Panasonic 12-35mm f/2.8 ASPH POWER OIS LUMIX G X VARIO
Lab Test Results
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May 21, 2012
by Andrew Alexander
Panasonic announced the 12-35mm ƒ/2.8 ASPH POWER OIS LUMIX G X VARIO zoom lens in May of 2012, offering the equivalent of a 24-70mm (in 35mm film terms) ƒ/2.8 zoom lens for their micro four-thirds camera bodies. The lens offers a constant ƒ/2.8 aperture across its range of focal lengths.
The lens was designed for the micro four-thirds mount, and thus will not mount on other four-thirds camera bodies. It should however mount on other micro four-thirds bodies, such as those produced by Olympus. The lens uses 58mm filters, and ships with a petal-shaped lens hood. At the time of writing, we have no pricing information.
Please note we tested a pre-production version of this lens, so results from a production version may be different when the lens hits the market.
The Panasonic 12-35mm ƒ/2.8 offers very sharp results, consistent across all focal lengths. The lens offers almost tack-sharp performance when used wide open at ƒ/2.8, with only a bit of softness in the extreme corners; stopping down to ƒ/4 provides solid edge-to-edge sharpness. In fact, ƒ/4 seems to be the optimal aperture for this lens, as results actually degrade very slightly when the lens is stopped down further than that. This is all very relative, though - results are still extremely sharp from ƒ/5.6 through to ƒ/11, with diffraction limiting only becoming practically visible at ƒ/16. At ƒ/22, we noted some light softness across the frame.
The lens offers excellent resistance to chromatic aberration. If there is any to be noted at all, it appears most at the wider end of the lens' zoom range - 12mm - and is quite subtle, appearing as magenta fringing on areas of high contrast. It shows up only in the extreme corners. At other focal lengths and apertures, it is very hard to notice.
The Panasonic 12-35mm ƒ/2.8 does exhibit some light corner shading when used at its 12mm focal length across all apertures, and when shot at ƒ/4, just at 12mm. The numbers are very small - at its worst case scenario (12mm at ƒ/2.8), you're looking at extreme corners which are a half-stop darker than the center of the frame. At other settings, there is less corner shading to note, if any at all.
For a zoom lens, there is very little distortion at the wide end, which suggests to us that there is probably some post-processing going on in the camera to lessen the effect. Barrel distortion is very light when used at 12mm, hardly noticeable at all, and between 18-25mm, there is no distortion at all. At 25mm-35mm, there is some noticeable pincushion distortion in the corners, but it is not overwhelmingly obvious.
The 12-35mm ƒ/2.8 X offers very fast autofocus results, motivated by an in-lens electrical motor that's very fast and very quiet. Filters attached to the front element of the lens won't rotate, making life a little easier for polarizer users.
The lens isn't a dedicated macro lens, offering only average results for macro - just 0.17x magnification, with a minimum close-focusing distance of around 9 inches (25cm).
Build Quality and Handling
As with most micro four-thirds lenses, the Panasonic 12-35mm ƒ/2.8 is quite small, and comparatively light - it weighs just 305 grams (just 10 ounces). The pre-production version of the lens we tested is slightly red in its coloring, but we have been told by Panasonic that the shipping version will have the customary black-grey coloring of their lens lineup. The lens mount is metal, and the 58mm filter threads are plastic. The lens also offers a rubber grommet at the mount end for protection from water and dust.
The lens has few controls to speak of, other than the zoom and focus rings. A single switch is available, which controls the Image Stabilization (''Power O.I.S.''), turning it on or off. The lens has no distance scale or depth-of-field markings. The lens features an internal focus design, meaning there is no lens extension during focusing, but it does extend somewhat when zoomed in from 12mm to 35mm. (An earlier version of this review reported that there was no lens extension during zoom. Wires crossed! It certainly does.)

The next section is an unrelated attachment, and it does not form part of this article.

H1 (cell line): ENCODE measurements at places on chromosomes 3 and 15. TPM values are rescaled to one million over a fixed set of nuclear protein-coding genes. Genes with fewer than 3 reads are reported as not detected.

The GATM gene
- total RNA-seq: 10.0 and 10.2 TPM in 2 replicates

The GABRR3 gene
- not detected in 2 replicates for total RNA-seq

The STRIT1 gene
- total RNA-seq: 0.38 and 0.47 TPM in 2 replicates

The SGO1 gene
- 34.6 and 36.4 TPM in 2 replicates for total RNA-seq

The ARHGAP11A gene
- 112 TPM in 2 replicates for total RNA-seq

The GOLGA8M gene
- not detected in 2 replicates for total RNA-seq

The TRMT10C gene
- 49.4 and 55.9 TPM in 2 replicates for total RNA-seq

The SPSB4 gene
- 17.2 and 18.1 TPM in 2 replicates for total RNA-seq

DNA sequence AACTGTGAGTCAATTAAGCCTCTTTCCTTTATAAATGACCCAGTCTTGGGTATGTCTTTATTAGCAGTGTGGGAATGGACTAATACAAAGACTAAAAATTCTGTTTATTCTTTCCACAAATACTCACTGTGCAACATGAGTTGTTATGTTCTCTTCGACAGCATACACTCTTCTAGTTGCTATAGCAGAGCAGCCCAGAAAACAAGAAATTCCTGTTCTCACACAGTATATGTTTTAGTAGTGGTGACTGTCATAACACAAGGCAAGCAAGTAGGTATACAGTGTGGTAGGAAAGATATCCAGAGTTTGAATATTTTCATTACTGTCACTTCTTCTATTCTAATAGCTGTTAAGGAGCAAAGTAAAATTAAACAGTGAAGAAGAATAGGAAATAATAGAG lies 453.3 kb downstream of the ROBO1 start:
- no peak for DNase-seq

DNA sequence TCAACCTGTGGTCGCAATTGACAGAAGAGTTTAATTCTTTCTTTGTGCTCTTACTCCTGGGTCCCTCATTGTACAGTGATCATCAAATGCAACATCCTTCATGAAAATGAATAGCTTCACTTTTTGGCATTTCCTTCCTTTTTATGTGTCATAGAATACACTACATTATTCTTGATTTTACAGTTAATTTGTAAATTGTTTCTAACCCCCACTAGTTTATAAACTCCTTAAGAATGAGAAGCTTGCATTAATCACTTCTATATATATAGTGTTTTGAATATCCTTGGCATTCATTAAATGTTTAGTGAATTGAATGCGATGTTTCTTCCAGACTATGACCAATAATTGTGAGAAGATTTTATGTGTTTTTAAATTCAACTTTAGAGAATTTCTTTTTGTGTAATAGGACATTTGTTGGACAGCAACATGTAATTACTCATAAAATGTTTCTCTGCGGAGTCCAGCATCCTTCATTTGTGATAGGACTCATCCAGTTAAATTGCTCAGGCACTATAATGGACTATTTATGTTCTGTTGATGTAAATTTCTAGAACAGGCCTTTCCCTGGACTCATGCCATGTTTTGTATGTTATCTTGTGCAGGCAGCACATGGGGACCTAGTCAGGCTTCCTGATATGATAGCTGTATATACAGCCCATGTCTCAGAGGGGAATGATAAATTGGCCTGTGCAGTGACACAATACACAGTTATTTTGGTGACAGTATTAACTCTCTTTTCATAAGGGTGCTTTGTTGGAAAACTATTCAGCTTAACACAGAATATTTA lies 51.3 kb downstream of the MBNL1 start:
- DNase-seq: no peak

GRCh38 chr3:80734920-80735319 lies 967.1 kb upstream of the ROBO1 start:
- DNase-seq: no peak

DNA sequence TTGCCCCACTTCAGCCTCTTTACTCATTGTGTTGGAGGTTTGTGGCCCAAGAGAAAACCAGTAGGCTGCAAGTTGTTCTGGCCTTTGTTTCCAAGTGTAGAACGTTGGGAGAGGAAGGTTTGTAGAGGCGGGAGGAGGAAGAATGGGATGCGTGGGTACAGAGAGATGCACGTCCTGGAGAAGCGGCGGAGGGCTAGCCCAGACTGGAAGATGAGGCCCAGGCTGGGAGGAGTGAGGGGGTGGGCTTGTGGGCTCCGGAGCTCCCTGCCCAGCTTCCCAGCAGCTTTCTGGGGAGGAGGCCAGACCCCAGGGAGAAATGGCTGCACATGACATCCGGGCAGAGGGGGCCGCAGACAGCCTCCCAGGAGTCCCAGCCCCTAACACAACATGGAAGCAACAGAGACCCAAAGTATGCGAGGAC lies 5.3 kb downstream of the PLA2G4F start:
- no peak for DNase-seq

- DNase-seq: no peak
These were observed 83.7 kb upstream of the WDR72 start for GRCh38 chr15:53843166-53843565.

The zoom ring is the larger of the two, a thick rubber with raised rubber ridges. It is 7/8'' wide and is mounted closer to the lens mount. The lens doesn't have any problems with zoom creep, and the zoom action is nicely cammed, providing a smooth turn that has just the right level of firmness.
The focus ring is composed of plastic with raised ribs, and is 3/8'' wide. The focus ring will turn forever in either direction, with no hard stops to indicate a focus limit. Thus it's hard for us to determine how many degrees of ''focus action'' are available in manual focus, though manual focus is handled extremely well by the camera.
Panasonic has built Image Stabilization into the lens, useful for countering the effects of shaky hands holding the camera. Unfortunately our limited time with the lens didn't allow for us to conduct our usual IS testing.
The H-HS12035 lens hood that ships with this lens is a small petal-shaped hood which attaches to the end of the lens via a bayonet mount. The hood is 1.5'' in length and can be reversed onto the front of the lens for easy storage.
At the time of writing (May 2012) lens options for micro four-thirds users have been fairly limited, with only Sigma starting to roll out some off-brand alternatives. When it comes to the 12-35mm ƒ/2.8, it's the first of its kind, and there really isn't anything else in its category.
There's not much to add to this review that the numbers don't already show - the pre-production version of the Panasonic 12-35mm ƒ/2.8 that we tested showed excellent performance across the board. In addition, it boasts image stabilization and a splash- / dust-proof design: there is a lot to like here, making it an attractive upgrade for GX-1 users. The only unknown will be the price, which we're sure can't be cheap for a lens this good.
The VFA target should give you a good idea of sharpness in the center and corners, as well as some idea of the extent of barrel or pincushion distortion and chromatic aberration, while the Still Life subject may help in judging contrast and color. We shoot both images using the default JPEG settings and manual white balance of our test bodies, so the images should be quite consistent from lens to lens.